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© Mairo Cinquetti/Demotix/Corbis
Piers Morgan almost crushed Lindsey Stirling like a butterfly on a wheel. In 2010, when Stirling made it to the quarter-finals on America's Got Talent, the broadcast journalist took a dim view of the dancing dubstep violinist, saying, "There were times in there when it was OK, and there were times when it sounded to me like a bunch of rats being strangled."
"I was so sad," Stirling says of her dismissal from the show. "When you hear something like that, and it's on TV for everybody else to witness, you think you're over."
After licking her wounds, Stirling dusted herself off and got crafty, putting out her own videos on YouTube, where they quickly found a sizable and loyal audience. Her classical-crossover/electronica clip of the song Crystallize has racked up an astonishing 83 million views, and her self-titled debut album has already sold over 180,000 copies in the US while going gold in both Germany and Switzerland.
Before heading off to the studio to work on her second album, Stirling sat down with MusicRadar to talk about her unique approach to electronic music and how she's mastered online marketing.
Hearing you play, it's not surprising that you've studied classical music.
“No, I definitely have. I took classical lessons for about 11 years. I started when I was about six years old. I had a private teacher and took lessons once a week. I did that till I was about 17.”
You were only into classical at that time?
“Pretty much, but when I was about 15, I started experimenting with different types of music. I joined a rock band and started playing along to a lot of my favorite radio hits. It was kind of my reward for practicing so much. I’d be like, ‘OK, now I’m done with my practicing – I can play to the Black-Eyed Peas!’ [Laughs] But until around then, it was all pretty much classically based.”
Did you play violin in the rock band? Ever try you hand at the guitar?
“It was with a violin. I saved up and my parents helped me buy an electric violin. I played these little house parties so that my friends could hear me play. Before I got the electric, my friends would complain: ‘We can never hear you!’ I tried doing it at first by just playing to a mic, but it still wasn’t loud enough. Getting the electric violin was the beginning of my itch to play on stage.”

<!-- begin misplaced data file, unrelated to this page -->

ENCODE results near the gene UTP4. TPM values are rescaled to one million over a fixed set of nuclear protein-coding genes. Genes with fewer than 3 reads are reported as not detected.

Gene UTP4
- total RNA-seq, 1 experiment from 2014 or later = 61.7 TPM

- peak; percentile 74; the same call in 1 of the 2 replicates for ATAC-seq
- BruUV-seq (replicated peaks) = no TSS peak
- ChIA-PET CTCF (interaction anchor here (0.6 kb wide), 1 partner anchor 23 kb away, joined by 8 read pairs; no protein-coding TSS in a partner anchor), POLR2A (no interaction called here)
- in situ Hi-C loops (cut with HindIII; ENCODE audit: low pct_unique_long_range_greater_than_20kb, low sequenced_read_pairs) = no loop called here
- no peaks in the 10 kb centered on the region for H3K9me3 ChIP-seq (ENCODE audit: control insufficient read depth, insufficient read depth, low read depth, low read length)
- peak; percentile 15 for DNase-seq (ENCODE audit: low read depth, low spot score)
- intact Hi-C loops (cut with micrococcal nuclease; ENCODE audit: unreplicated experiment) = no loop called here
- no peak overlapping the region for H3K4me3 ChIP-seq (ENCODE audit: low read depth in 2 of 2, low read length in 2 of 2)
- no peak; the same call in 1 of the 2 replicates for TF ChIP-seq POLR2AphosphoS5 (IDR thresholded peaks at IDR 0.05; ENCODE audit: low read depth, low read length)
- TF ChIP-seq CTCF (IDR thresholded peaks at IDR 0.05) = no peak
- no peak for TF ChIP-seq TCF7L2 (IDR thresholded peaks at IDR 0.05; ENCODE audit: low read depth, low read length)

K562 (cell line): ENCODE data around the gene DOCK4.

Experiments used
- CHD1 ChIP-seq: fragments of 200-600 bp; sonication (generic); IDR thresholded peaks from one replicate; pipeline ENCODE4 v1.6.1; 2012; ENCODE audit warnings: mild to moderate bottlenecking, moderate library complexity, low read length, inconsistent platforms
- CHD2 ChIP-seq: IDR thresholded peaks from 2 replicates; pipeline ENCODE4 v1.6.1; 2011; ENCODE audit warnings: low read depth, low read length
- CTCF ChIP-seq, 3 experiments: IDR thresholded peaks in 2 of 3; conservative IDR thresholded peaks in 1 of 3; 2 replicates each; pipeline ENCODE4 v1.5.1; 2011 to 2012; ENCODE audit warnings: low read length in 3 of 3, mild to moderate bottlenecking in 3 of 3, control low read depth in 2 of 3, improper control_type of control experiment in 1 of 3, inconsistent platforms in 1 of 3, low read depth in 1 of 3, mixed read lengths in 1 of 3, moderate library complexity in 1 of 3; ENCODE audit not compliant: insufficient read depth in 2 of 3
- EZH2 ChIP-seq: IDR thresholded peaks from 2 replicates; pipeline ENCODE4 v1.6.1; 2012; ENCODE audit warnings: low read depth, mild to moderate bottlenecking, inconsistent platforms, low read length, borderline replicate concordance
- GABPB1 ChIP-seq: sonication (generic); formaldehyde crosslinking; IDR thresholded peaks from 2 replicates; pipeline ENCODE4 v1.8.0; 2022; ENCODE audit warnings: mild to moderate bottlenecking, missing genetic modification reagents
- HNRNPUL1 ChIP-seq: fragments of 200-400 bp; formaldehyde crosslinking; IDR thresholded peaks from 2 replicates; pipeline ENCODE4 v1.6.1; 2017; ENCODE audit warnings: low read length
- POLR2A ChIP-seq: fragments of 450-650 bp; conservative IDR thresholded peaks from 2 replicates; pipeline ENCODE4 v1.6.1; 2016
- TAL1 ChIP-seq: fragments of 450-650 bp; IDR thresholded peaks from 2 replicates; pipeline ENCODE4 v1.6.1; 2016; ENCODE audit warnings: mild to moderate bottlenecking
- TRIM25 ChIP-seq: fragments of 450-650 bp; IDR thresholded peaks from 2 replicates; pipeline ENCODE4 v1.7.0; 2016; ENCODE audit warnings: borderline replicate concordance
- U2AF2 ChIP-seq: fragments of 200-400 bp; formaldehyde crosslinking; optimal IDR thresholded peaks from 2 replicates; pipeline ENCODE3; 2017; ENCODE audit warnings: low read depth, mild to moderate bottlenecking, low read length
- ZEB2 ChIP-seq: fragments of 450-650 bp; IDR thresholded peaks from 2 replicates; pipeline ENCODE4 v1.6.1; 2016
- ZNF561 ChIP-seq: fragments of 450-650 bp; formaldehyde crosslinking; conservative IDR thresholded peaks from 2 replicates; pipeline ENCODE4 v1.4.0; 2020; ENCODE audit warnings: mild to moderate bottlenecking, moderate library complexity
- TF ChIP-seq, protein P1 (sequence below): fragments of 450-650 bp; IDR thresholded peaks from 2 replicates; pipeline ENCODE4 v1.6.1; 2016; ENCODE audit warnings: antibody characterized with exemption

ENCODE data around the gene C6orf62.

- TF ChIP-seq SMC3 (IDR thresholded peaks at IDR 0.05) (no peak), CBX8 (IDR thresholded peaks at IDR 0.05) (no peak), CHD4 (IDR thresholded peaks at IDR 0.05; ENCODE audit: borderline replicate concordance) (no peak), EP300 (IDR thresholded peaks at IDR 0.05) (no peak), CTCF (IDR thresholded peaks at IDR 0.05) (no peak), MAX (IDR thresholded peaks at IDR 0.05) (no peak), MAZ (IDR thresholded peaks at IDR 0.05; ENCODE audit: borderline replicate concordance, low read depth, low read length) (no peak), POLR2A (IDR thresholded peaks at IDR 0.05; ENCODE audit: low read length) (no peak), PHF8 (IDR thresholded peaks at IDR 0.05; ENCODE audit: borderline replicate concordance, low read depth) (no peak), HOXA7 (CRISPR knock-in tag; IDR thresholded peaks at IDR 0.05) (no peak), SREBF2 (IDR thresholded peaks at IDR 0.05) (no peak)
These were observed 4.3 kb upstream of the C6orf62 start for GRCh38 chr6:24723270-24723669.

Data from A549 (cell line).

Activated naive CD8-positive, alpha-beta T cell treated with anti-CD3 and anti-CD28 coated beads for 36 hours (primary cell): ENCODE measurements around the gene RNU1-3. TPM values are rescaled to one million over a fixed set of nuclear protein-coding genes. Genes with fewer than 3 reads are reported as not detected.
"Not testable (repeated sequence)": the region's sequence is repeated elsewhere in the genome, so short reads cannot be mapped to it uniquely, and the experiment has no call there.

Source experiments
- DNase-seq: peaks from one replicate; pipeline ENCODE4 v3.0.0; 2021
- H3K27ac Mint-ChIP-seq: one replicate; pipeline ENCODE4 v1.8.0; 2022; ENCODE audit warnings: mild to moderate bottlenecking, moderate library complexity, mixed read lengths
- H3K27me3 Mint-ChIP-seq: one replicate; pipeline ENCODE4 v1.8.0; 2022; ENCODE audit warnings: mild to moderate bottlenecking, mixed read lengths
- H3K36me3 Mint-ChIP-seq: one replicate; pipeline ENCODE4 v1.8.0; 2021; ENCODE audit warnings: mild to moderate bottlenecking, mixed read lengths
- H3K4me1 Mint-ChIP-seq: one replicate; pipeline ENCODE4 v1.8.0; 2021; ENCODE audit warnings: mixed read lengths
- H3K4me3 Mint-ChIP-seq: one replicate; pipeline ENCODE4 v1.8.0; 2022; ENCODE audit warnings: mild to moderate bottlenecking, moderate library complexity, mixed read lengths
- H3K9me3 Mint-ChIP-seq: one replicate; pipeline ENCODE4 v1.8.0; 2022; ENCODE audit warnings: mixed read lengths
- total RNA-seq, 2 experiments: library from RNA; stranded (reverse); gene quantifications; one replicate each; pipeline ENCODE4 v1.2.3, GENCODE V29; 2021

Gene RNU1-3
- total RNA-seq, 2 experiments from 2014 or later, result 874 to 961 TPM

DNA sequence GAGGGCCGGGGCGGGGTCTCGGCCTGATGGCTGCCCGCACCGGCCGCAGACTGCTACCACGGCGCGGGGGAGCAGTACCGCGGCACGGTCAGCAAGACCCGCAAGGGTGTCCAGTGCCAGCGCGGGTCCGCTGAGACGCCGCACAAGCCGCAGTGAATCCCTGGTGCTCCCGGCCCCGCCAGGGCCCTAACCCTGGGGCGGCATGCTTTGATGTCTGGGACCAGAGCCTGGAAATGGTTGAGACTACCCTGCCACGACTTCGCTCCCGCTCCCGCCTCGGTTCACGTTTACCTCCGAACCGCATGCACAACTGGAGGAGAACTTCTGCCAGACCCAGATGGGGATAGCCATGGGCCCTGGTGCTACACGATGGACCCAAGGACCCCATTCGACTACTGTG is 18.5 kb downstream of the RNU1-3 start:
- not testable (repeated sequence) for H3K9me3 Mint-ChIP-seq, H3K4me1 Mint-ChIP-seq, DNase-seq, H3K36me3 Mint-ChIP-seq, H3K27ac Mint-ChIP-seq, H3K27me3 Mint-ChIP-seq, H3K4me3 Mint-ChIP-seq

Did the sound immediately work for you, putting the violin to rock?
“Oh, yeah! Not long after I joined the band, we discovered Yellowcard and were like, ‘Oh, cool! Here’s a band that people really like, and they’ve got a violinist, too.’ The violin, to me, can go with anything. That’s why I’ve been able to put it with dubstep and dance music; it’s why it works with rock ‘n’ roll. It’s an incredibly versatile instrument and can cross over a lot of boundaries, which is why I love doing what I do. Most people still see the violin as a classical instrument. It’s nice to break the mold.”
How did you start getting into electronic music? What was the first thing that hooked you?
“There was this techno radio station that in Arizona – 1011 or something. It came in really fuzzy, and you could hardly hear it, but I started listening to it and got really into what they played. I would listen to it on my way to school. Electronic music wasn’t that big in Arizona, but I just loved it. It was so much fun to dance to – it made me wanna move! [Laughs]
“I got really into electronic, which then led to me loving Daft Punk. From there, I discovered bands like Passion Pit and Phoenix. And then I got into Nero and Swedish House Mafia. Skrillex was what got me into dubstep, but that was years later.”